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  India   All India  20 Oct 2018  Two women reach hilltop shrine, forced to return

Two women reach hilltop shrine, forced to return

PTI
Published : Oct 20, 2018, 6:09 am IST
Updated : Oct 20, 2018, 6:09 am IST

The devotees, including senior citizens and children chanting Ayyappa mantras, protested the entry of women of menstrual age group into the shrine.

Protesters oppose the entry of women to the Sabarimala temple in Kerala. (Photo: PTI)
 Protesters oppose the entry of women to the Sabarimala temple in Kerala. (Photo: PTI)

Sabarimala/Thiruvananthapuram: The Sabarimala temple complex witnessed high drama and tense moments on Friday when two women reached the hilltop with heavy police escort, but had to return before reaching the sanctum sanctorum following massive protests by Lord Ayyappa devotees.

As the two were returning, a 46-year-old woman also made an attempt to trek the forest path from downhill Pamba to the temple complex five km away, but retracted following protests from devotees.

 

In a significant development, the Travancore Devaswom Board, that manages the shrine, said it would approach the Supreme Court to defuse the tense situation prevailing in the state after the government decided to implement the apex court order on entry of women of all age groups into the shrine.

In an advisory, the Union Home Ministry has asked Kerala, Tamil Nadu and Karnataka to tighten security in view of the continuing protests against the SC verdict.

Earlier in the day, when the two women, one identified as a Hyderabad-based reporter in her late 20s, and a Kochi based activist reached the hilltop, a large number of devotees blocked them at Valiya Nadappandhal, the queue complex located a few metres away from the holy “pathinettam padi” (the 18 sacred steps), leading to the sanctum sanctorum.

 

The devotees, including senior citizens and children chanting Ayyappa mantras, protested the entry of women of menstrual age group into the shrine. Tension was defused after the women agreed to return as the state government made it clear it did not want to take them to the Sannidhanam, the temple complex, by using force against the protesting devotees.

The firm stand taken by the “tantri” (head priest) that he would close the temple if the women were escorted into the sanctum sanctorum also persuaded them to return as per instructions of the police.

Though the women had earlier insisted they should reach the shrine, the police later convinced them about the gravity of the situation and conveyed the stand taken by the government and the head priest.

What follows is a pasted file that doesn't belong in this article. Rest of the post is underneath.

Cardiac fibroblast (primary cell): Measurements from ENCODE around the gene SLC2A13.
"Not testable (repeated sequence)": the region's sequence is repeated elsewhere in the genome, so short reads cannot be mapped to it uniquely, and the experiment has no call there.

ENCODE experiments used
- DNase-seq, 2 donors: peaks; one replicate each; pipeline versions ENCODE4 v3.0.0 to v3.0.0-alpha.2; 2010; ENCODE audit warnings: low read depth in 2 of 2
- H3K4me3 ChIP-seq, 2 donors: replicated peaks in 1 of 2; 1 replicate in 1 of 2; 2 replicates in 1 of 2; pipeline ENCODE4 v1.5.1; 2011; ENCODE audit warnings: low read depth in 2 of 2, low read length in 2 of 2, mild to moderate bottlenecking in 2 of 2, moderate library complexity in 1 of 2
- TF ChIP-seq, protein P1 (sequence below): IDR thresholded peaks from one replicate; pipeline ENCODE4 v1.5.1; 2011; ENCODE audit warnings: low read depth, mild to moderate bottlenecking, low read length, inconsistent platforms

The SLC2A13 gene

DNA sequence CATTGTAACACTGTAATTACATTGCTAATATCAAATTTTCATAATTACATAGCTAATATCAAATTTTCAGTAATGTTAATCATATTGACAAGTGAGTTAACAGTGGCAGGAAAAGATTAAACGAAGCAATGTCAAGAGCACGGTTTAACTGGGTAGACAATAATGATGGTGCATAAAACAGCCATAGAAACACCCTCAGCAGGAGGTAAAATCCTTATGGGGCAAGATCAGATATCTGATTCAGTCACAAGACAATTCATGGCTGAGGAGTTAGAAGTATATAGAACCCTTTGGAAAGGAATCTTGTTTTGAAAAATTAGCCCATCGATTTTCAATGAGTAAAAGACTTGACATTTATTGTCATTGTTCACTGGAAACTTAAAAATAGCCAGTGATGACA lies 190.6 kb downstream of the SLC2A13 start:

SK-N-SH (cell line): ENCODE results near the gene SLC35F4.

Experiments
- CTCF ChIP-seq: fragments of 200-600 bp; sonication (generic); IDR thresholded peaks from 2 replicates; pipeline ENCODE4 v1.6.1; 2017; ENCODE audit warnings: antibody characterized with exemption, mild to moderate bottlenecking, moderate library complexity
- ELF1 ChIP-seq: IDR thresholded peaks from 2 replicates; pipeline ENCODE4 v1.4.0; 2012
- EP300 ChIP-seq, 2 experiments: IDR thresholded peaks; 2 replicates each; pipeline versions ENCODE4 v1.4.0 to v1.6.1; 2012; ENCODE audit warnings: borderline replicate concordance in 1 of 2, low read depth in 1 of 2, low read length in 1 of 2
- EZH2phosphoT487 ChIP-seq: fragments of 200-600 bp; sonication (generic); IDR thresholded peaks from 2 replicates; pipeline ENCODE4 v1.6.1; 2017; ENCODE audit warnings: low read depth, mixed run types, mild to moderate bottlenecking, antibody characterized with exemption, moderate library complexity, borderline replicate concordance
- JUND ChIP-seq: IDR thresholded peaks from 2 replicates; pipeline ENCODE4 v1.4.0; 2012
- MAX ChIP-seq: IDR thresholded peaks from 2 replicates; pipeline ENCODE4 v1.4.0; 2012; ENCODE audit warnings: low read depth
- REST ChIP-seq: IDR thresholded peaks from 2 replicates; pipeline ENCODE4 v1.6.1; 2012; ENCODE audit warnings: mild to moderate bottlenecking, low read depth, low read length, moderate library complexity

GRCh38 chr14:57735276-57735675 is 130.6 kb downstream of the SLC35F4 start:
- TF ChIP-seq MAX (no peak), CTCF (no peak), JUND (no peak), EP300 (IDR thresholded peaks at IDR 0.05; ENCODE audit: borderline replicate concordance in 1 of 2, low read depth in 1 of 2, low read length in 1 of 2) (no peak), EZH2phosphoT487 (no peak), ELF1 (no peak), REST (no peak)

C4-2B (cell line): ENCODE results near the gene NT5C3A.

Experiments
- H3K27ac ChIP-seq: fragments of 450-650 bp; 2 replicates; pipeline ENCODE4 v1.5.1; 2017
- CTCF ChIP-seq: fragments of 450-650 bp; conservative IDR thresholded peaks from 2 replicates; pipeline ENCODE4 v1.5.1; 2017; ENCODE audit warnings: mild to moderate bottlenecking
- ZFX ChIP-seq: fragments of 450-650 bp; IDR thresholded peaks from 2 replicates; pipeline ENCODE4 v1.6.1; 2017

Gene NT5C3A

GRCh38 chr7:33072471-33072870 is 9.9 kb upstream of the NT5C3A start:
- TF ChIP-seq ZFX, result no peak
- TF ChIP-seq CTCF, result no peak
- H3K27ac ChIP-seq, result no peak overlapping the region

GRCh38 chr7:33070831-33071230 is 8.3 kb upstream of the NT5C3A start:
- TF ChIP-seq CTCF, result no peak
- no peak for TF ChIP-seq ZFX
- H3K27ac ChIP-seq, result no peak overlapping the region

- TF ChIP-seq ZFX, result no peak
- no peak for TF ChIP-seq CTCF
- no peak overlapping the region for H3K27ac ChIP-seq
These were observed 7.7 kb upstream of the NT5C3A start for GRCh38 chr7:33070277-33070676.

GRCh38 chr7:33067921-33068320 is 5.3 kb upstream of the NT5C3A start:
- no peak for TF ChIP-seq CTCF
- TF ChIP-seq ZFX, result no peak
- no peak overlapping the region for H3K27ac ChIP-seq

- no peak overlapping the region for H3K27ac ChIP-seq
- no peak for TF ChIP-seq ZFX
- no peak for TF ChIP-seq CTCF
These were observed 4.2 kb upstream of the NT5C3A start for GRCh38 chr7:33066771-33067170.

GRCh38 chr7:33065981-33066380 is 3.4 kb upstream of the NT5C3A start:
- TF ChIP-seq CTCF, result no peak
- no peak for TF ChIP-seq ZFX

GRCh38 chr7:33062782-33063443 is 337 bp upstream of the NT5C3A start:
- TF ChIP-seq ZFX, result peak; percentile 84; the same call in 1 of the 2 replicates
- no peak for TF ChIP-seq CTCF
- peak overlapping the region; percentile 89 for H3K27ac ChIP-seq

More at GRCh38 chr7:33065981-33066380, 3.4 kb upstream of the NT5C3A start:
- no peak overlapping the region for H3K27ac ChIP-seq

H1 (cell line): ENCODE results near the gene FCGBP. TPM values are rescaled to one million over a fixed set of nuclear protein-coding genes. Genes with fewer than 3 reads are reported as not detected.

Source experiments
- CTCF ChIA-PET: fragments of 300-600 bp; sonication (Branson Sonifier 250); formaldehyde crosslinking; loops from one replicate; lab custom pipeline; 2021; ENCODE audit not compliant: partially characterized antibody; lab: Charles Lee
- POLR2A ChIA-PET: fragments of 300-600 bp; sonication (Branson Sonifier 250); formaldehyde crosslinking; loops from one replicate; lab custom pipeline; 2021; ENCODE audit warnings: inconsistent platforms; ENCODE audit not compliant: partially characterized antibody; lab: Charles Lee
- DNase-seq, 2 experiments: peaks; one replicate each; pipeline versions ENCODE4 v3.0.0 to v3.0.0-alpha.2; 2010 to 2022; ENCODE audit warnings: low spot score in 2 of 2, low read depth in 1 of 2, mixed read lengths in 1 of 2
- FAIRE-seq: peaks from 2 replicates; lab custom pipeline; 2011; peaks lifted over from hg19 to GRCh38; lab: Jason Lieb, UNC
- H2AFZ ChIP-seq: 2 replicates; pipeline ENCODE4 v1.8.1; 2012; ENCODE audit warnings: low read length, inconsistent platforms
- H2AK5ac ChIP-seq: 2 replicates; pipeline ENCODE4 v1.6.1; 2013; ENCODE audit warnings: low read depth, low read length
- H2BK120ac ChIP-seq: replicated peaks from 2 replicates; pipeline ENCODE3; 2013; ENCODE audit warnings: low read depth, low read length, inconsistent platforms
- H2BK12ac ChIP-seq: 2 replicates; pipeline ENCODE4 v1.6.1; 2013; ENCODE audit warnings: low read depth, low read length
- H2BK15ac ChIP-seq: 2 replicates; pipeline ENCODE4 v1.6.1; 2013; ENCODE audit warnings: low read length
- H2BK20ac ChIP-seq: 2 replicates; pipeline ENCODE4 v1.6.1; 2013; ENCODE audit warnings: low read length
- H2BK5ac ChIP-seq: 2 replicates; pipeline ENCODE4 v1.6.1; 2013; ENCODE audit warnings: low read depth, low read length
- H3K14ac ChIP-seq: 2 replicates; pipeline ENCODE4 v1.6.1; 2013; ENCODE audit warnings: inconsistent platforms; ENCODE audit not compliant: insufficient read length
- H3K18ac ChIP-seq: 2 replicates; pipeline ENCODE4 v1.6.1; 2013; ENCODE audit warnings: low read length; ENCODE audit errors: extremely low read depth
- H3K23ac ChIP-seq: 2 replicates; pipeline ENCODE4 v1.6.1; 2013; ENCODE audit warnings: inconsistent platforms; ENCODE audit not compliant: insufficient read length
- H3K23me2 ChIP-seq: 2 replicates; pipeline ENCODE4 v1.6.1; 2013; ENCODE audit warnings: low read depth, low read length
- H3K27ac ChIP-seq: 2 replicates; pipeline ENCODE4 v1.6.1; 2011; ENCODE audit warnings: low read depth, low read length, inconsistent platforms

If they had reached the shrine, they would have been the first women from the menstruating age group to visit the Lord Ayyappa temple at Sabarimala after the apex court order permitting women of all age groups to enter the shrine.

Inspector general S. Sreejith, who led the police team escorting the women, later told reporters the women expressed their willingness to go back. “The tantri has informed me that he will close the temple and go if the women enter the shrine complex. It was conveyed to the women and they have expressed their willingness to go back. We will give them protection in the same manner to climb down the hills,” he said.

 

Devotees received his announcement with thunderous chanting of “Swamiye Saranam Ayyappa”. Besides devotees, a group of “parikarmies”, temple employees assisting priests in puja, also squatted on the holy steps and protested taking the women to the shrine complex. As the situation appeared to be going out of control with the protesters blocking the way sitting on the floor, Sreejith told them they were only implementing the law but there was no plan to go forward by hurting their sentiments.

State Devaswom minister Kadakampally Surendran, who was in Thiruvanathapuram, said the government was not ready to use force and hurt the sentiments of devotees.

 

He also said one of the women was later identified as an activist and holy Sabarimala was not a place to show their strength and activism. “The government has the duty and responsibility to implement the Supreme Court order and give protection to devotees but not for activists,” Mr Surendran said.

“Police should have examined the veracity and background of the women who came to trek to the shrine,” he added.

With the protests at Sabarimala intensifying, state police chief Loknath Behera called on governor P. Sathasivam and updated him about the situation. “This follows the Honourable governor seeking information about the law and order situation in Sabarimala and adjoining areas in the wake of the protests against the possible entry of women into the temple,” a Raj Bhavan release said. Mr Behera explained that the situation was under control and that the police was equipped to provide protection to genuine devotees who wanted to offer prayers at Sabarimala, it said.

 

TDB president Padmakumar said the board would file a detailed report in the apex court on the situation at Sabarimala and adjoining areas when the government tried to implement the order. It would also file a similar report in Kerala high court with a view to resolving the present crisis.

“TDB is for resolving the issue and there is no politics for the board...”  Asked if the board would file a review plea against the apex court order, he said the TDB was a respondent in all the review petitions filed against the present judgment and now pending in the Supreme Court.

Madhavi, a devotee from Andhra Pradesh, and a New Delhi-based woman journalist were also forced to return following intense protests by devotees in the past two days.

 

Tags: sabarimala temple, travancore devaswom board, union home ministry
Location: India, Kerala, Thiruvananthapuram (Trivandrum